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Investors look for safety amidst Wall Street uncertainty


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Investors safety Wall Street uncertainty

Investors seek European and emerging market assets for protection against U.S. stock and bond turbulence.

In April, Wall Street had a major decline. The S&P 500 share index and US Treasuries both had their biggest monthly decreases since September. Currently, money managers are trying to figure out how to stop losses in case the trend doesn't change.

The reorganization of portfolios that have been buoyed for years by highly valued U.S. stocks may be necessary, according to Sonja Laud, CIO at Legal & General Investment Management, which oversees approximately $1.5 trillion. She said diversification is important for the future. LGIM prefers European stocks over American ones, even though they don't expect better returns from international stocks.

The largest asset manager in Europe, Amundi, has senior multi-asset manager Amelie Derambure. She stated that while she had purchased put options to hedge against a 10% decline, she was still expecting long-term profits from U.S. stocks. She had also moved some money from Treasuries into bonds issued by the Eurozone.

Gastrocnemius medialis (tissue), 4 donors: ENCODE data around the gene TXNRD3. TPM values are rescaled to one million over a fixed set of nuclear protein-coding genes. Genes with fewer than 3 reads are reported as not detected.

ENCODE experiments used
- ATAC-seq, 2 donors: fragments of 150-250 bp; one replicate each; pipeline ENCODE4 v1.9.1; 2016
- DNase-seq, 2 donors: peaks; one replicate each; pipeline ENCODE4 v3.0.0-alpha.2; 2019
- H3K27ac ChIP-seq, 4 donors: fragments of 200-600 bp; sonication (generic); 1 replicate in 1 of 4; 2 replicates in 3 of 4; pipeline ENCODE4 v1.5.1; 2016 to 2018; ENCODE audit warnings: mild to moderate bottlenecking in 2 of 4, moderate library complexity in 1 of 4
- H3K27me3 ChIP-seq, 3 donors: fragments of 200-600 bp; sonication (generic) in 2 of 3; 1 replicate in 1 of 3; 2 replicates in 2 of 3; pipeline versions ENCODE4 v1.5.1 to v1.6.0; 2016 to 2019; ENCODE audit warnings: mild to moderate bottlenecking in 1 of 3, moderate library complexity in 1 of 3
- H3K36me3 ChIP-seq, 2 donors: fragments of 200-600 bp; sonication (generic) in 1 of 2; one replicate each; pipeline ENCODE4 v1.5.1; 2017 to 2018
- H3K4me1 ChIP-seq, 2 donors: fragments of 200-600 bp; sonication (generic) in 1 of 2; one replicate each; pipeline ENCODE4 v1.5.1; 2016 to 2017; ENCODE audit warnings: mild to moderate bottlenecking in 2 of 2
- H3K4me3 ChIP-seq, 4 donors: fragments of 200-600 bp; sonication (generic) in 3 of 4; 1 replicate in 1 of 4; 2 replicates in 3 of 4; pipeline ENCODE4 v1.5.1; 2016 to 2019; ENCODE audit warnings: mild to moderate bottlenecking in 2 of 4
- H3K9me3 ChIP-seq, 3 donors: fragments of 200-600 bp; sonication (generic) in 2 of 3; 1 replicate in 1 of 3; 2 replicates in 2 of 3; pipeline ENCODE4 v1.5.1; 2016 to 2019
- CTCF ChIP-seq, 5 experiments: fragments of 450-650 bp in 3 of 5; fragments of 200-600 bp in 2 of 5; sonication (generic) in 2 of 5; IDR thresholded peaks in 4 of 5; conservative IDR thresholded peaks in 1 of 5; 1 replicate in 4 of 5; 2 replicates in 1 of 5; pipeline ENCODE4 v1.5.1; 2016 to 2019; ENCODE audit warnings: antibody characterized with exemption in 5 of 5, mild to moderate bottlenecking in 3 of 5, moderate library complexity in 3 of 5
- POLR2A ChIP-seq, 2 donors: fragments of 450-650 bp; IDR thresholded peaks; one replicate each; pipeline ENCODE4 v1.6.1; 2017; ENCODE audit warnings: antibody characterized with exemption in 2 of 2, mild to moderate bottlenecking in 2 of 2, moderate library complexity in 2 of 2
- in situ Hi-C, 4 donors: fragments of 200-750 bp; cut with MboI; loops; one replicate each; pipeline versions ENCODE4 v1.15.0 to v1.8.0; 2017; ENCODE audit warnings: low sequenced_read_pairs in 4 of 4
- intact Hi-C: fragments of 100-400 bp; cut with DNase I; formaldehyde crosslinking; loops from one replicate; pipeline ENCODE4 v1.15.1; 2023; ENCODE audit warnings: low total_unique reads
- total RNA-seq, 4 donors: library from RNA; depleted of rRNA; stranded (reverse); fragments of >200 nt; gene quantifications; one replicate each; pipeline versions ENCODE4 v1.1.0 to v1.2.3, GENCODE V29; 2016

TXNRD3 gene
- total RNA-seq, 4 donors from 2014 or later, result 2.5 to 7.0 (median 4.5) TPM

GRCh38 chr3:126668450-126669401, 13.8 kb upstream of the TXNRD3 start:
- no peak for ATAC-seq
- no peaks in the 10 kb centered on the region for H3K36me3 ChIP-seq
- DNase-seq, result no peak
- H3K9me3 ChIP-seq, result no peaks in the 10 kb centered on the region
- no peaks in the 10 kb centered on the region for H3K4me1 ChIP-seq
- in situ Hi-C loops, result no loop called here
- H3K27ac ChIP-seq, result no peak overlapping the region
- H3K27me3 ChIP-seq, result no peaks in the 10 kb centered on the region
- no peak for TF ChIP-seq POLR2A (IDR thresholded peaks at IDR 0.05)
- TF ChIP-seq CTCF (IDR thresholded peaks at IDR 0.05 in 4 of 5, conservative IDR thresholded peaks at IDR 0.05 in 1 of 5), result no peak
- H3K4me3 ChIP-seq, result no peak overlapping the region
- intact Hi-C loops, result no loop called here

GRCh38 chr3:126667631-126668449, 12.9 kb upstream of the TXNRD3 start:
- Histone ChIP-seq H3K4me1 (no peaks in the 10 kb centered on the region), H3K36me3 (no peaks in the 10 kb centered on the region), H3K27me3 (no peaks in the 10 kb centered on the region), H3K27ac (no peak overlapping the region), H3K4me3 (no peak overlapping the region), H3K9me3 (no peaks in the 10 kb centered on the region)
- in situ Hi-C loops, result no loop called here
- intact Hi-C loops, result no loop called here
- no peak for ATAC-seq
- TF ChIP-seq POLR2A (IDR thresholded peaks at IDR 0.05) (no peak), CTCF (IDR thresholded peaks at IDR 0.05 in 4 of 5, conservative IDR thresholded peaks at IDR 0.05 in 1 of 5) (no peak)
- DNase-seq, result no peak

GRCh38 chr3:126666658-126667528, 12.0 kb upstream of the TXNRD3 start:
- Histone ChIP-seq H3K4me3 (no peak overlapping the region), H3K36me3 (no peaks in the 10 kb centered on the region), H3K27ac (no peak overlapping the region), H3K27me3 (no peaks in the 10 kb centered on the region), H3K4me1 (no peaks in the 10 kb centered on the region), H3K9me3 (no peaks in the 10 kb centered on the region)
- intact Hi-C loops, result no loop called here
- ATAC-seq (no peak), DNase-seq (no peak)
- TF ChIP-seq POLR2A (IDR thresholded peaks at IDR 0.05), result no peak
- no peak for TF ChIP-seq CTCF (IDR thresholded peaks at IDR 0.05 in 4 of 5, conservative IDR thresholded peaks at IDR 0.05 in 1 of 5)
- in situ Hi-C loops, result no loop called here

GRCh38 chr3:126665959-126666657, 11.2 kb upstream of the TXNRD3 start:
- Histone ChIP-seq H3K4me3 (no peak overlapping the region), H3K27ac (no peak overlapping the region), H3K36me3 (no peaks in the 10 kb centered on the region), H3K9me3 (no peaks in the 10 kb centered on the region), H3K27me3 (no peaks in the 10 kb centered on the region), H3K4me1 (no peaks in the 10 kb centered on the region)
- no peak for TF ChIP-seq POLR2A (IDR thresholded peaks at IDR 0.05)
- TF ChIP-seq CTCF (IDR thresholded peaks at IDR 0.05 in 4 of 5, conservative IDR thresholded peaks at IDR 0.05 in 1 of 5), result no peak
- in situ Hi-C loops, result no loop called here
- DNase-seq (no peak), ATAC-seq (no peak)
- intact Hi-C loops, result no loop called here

In April, the S&P 500 dropped 4.2%. Getting away from US assets could be difficult. The Stoxx and S&P have had an 88% correlation between them since 1986, according to Baird's Yarrow, indicating that the Stoxx tends to follow the S&P. According to Barclays research, treasuries also have a significant impact on foreign debt markets. A one percentage point increase in 10-year U.S. yields typically causes a 56 basis point increase in global yields.

Investing more in other regions and reducing investments in the United States is a difficult decision, as Leroux of Carmignac mentioned. He continued by saying that, despite correlations, there are times when something else does better.


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